History of Indiana; Special Edition for Marshall County, Vol.II, 1890, Brant, Fuller & Co. , pgs. 243-244

Richard Curtis, a prominent farmer of Walnut township, was born in Butler county, Ohio, July 6, 1844, and is a son of George and Elener (Carter) Curtis. The father was born in Scotland in 1772, and died in Miami county, Ind., in 1853. The mother was born in Ohio, in 1804, and died in Marshall county, Ind., in 1883. Their marriage was consummated in Ohio, where they resided till 1849, when they located in Miami county, this state. To their marriage was born: George, Susannah, Maria and Sophia (twins), Andrew, Richard, Nancy, Jane, James, Rebecca and Wilson Curtis. George Curtis was a tailor by trade, and a farmer by occupation. After his death his widow and her children remained in Miami county till in 1865, when they removed to Marshall county, where the motherís death occurred many years afterward. The oldest son was the only one of the children that did not come to the county. Richard Curtis was reared and educated on a farm, and has followed agricultural pursuits with good success all his life. March 1, 1869, he was united in marriage with Mrs. Jane Robey (nee Davis), daughter of John Davis, a pioneer settler of Marshall county. She was born in Henry county, Ind., December 2, 1839, and by her first marriage was the mother of two children, namely: Laura E. and Addie C. Robey. The marriage with Mr. Curtis has been blessed by the birth of the following children: Charles H., Clarry L., Harvey J. and Luther J. Mr. Curtis is a member of the German Baptist church, and Mrs. Curtis belongs to the Progressive branch of the same denomination. The parents have taken much interest in the education of the children, of which Charles H. is a teacher in the public schools of the county.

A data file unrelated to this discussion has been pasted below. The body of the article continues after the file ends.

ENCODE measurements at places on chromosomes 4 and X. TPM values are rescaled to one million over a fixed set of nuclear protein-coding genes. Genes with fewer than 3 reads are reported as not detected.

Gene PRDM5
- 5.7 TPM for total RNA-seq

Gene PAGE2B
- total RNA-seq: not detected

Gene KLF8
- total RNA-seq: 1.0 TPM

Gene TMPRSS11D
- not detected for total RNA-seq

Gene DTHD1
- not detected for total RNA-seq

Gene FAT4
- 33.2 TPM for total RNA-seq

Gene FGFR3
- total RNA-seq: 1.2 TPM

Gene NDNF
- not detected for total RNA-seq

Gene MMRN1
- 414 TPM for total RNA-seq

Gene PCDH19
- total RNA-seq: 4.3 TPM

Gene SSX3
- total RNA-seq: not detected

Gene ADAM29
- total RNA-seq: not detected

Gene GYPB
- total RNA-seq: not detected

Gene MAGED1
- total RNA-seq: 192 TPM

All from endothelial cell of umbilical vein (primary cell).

Submitted by: Marilynn Howard
History of Indiana; Special Edition for Marshall County, Vol.II, 1890, Brant, Fuller & Co. , pgs. 242-243